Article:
Tag: events

Jacek Borysow Wins 2024 Bayard Rustin Award

A student hands Jacek Borysow the Bayard Rustin award near a podium.
Jacek Borysow receiving Bayard Rustin award from Jaylen Body (NSBE)

Jacek Borysow, interim physics department chair and professor, has been named the 2024 winner of the Bayard Rustin Award. The National Society of Black Engineers presents this prestigious to faculty or staff who make important behind-the-scenes impacts on campus, especially for underrepresented groups.

“Thank you to the National Society of Black Engineers for this award. Truly, it is the most important award I have ever received. It was given to me by the students and it is named after one of the most outstanding African-American leaders in the movement for nonviolence and civil rights,” said Borysow.

Christopher Sanders Wins 2023 Bayard Rustin Award

Christopher Sanders smiles and stands in front of a microphone.

The National Society of Black Engineers (NSBE) named Christopher Sanders the winner of the 2023 Bayard Rustin Award during the 34th annual Martin Luther King Jr. Banquet on January 16. This award, now in its fourth year, recognizes a faculty or staff member at Michigan Tech for their behind-the-scenes impact.

Sanders is the advisor for NSBE as well as the assistant director of the Center for Diversity and Inclusion.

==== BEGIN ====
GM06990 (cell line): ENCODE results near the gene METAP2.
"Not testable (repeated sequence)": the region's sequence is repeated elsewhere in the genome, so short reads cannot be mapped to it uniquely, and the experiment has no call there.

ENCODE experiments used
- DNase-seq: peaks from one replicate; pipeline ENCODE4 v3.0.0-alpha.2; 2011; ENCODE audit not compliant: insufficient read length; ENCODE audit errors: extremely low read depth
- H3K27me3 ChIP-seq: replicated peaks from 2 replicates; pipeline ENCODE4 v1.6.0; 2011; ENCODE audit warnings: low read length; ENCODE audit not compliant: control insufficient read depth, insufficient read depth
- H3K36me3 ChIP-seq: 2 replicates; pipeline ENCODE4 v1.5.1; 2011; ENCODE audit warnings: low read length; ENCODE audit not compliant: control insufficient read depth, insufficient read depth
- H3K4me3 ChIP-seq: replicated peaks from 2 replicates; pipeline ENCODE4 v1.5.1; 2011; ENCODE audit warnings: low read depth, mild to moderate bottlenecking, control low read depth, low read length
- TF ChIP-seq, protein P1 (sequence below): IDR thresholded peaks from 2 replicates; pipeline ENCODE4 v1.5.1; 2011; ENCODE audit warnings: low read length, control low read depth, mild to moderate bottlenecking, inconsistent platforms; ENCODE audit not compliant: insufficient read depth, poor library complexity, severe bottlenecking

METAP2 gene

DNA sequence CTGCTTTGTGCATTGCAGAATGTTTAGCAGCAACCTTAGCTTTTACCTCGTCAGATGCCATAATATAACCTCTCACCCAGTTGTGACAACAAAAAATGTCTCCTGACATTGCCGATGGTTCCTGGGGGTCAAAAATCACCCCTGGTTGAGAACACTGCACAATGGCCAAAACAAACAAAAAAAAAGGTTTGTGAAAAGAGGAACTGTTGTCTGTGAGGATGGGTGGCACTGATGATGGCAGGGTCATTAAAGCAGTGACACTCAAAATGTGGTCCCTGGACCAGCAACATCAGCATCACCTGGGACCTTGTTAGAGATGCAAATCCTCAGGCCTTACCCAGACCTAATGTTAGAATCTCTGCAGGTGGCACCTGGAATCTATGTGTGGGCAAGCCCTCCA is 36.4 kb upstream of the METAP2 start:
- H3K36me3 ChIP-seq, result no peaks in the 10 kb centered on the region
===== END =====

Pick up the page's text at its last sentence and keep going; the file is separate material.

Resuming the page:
“I am honored and humbled to receive the Bayard Rustin Award from NSBE. Since starting at MTU, our community—and especially our students—have gone out of their way to ensure I feel welcome on campus,” said Sanders.

What is Juneteenth?

The summer season in the US includes several holidays celebrated widely across the nation—Memorial Day, Father’s Day, Independence Day, and Labor Day. But do you observe Juneteenth? Have you heard of this day, short for June 19?

Current American history textbooks proclaim Abraham Lincoln’s Emancipation Proclamation on January 1, 1863, as the end of slavery. Truth be told, slavery remained relatively unaffected in many places, most prominently in Texas. It was status quo for slaves well beyond the Proclamation date—they carried on with their lives of bondage and subjugation oblivious to the fact they were legally free. It was nearly two and a half years later, on June 19, 1865, when federal troops arrived in Galveston, Texas, with the news that the Civil War had ended, slavery was abolished, and enslaved people were now free.